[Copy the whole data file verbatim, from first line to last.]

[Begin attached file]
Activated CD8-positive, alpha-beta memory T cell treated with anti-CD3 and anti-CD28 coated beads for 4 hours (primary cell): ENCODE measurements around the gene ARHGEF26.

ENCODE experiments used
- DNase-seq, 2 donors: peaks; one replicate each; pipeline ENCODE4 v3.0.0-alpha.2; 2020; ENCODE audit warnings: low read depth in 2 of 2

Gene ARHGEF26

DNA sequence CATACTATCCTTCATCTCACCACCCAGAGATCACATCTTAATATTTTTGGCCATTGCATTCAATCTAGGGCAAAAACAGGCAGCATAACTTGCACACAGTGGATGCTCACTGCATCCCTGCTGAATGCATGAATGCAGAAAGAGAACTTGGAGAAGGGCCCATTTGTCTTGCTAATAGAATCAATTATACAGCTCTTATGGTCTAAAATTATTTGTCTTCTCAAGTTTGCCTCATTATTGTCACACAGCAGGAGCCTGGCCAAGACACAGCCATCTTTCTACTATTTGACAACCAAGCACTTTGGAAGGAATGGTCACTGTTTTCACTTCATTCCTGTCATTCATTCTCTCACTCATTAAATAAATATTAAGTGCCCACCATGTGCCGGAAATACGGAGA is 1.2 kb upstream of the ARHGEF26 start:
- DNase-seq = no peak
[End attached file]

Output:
Activated CD8-positive, alpha-beta memory T cell treated with anti-CD3 and anti-CD28 coated beads for 4 hours (primary cell): ENCODE measurements around the gene ARHGEF26.

ENCODE experiments used
- DNase-seq, 2 donors: peaks; one replicate each; pipeline ENCODE4 v3.0.0-alpha.2; 2020; ENCODE audit warnings: low read depth in 2 of 2

Gene ARHGEF26

DNA sequence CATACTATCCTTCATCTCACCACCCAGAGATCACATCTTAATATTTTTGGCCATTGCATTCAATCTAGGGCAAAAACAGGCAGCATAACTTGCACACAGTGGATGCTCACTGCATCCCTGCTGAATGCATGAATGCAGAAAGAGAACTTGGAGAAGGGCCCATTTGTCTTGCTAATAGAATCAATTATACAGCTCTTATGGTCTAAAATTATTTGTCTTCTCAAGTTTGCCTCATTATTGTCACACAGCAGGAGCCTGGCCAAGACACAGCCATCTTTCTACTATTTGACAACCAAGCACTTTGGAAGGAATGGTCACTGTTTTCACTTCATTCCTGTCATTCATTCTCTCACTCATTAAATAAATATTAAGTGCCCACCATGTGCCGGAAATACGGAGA is 1.2 kb upstream of the ARHGEF26 start:
- DNase-seq = no peak